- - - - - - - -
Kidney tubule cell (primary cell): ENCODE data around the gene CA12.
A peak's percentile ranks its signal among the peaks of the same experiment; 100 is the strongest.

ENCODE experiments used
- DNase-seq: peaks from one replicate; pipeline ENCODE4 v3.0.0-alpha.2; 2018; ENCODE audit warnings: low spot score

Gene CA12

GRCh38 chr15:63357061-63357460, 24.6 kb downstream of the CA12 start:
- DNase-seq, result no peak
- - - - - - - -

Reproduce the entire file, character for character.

Kidney tubule cell (primary cell): ENCODE data around the gene CA12.
A peak's percentile ranks its signal among the peaks of the same experiment; 100 is the strongest.

ENCODE experiments used
- DNase-seq: peaks from one replicate; pipeline ENCODE4 v3.0.0-alpha.2; 2018; ENCODE audit warnings: low spot score

Gene CA12

GRCh38 chr15:63357061-63357460, 24.6 kb downstream of the CA12 start:
- DNase-seq, result no peak